Short for citizen. Also citt. Feminine (used by John Dryden, 1685) , citess; Johnson (1751) used cit as a feminine. Cit was used in the 17th and 18th centuries, usually with some measure of scorn, for a townsman as opposed to a squire, or a tradesman as opposed to a gentleman. Alexander Pope in a SATIRE of 1735 asks Why turnpikes rose, and now no cit or clown Can gratis see the country or the town. The Prologue to Hannah Cowley's THE RUNAWAY (1776) pictured the Londoner, still seeking the countryside, scorned by the actor: Let cits point out green paddocks to their spouses; To me, no prospect like your crowded houses.


An 18th century style of stays, named from the maker. Alexander Pope in THE ART OF POLITICKS (1729) inquired: Think we that modern words eternal are? Toupet, and tompion, cosins and colmar Hereafter will be called by some plain man A wig, a watch, a pair of stays, a fan.


A pair of scissors. The Late Latin word, used humorously in English, as in Alexander Pope's THE RAPE OF THE LOCK (1714), The peer now spreads the glittering forfex wide, To inclose the lock. Note also forficate, shaped like a pair of scissors, and forficulate: (1) shaped like a small pair of scissors; (2) as a verb, to feel a creeping sensation, as though a forficula (earwig) were crawling over one's skin; Bulwer- Lytton said in THE CAXTONS (1849) : There is not a part of me that has not . . . crept, crawled, and forficulated ever since.


Without possibility of return. Latin ir, in, not + re, back + meare, to go, pass. This word, used from the 16th century, was sometimes taken as meaning irremediable, without possibility of cure, John Dryden's AENEID (1697) said: The chief without delay Pass'd on, and took th' irremeable way. Alexander Pope in the ILIAD (1720) said: My three brave brothers, in one mournful day, All trod the dark irremeable way. Johnson (widely read but here with different application) wrote in a letter to Mrs. Thrale (3 October, 1767) : I perhaps shall not be easily persuaded . . . to venture myself on the irremeable road Today we think less undeviatingly of matrimony.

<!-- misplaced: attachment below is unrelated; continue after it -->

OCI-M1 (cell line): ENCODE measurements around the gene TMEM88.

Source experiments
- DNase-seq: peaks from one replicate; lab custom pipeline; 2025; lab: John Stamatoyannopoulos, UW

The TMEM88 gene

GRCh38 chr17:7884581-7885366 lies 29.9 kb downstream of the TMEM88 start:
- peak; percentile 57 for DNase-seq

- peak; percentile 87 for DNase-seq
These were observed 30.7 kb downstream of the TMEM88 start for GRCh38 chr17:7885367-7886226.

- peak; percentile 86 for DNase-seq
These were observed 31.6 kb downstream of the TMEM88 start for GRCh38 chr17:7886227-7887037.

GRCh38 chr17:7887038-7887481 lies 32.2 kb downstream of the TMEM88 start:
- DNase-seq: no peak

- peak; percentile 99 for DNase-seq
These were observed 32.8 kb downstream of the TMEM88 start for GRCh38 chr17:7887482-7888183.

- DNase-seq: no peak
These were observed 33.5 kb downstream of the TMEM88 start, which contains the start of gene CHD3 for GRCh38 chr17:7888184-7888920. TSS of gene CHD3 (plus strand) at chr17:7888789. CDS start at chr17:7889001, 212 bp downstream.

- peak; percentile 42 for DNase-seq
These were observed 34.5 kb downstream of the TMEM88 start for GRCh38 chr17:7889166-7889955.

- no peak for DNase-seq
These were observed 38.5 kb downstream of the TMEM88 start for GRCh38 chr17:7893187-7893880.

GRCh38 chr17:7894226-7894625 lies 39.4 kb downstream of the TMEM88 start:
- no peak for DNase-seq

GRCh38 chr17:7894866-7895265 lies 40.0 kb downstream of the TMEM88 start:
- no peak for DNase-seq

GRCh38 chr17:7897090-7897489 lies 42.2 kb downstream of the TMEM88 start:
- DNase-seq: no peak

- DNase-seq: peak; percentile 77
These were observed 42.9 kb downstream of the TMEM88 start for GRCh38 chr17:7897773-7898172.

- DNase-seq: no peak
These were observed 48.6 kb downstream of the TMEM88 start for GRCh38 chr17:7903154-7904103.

This Greek word for intellect (nous, noos, mind) was used in English, 17th into the 19th century, for common sense, intelligence. Alexander Pope in THE DUNCIAD (1729): Thine is the genuine head of many a house, And much divinity without a nous. Also George Gordon Byron in DON JUAN (1819). A story in THE GRAPHIC of 8 November, 1884, said: I am glad that my people had the nous to show you into a room where there was a fire. In early 19th century (university) slang, the nous box was the head.


An illusion; the appearance of a spectre. The word itself was originally a phantomnation; it was first recorded in the dictionaries by a misreading. The original sense appears in Alexander Pope's translation (1725) of the ODYSSEY: The phantome nations of the dead.


A strong material (originally silk, later worsted) used for students', clergymen's, and barristers' gowns and later for the tops of women's shoes. Alexander Pope used the word in his ESSAY ON MAN (1734): Worth makes the man and want of it, the fellow; The rest is all but leather or prunella. The word is also used as the name of a flower (the self-heal) and -- by alteration from brunella, 'the browns' -- was applied to a camp-fever prevalent among the German imperial troops in 1547 and 1566. The word was also used in the forms prunelle, prunello. Prunello is the Italian for little prune; Sir James Edward Smith in his MEMOIRS (1786) said that he Dined at Brignolle, famous for the Prunes de Brignolle, which we have corrupted into Prunellas. They were a noted product of Provence.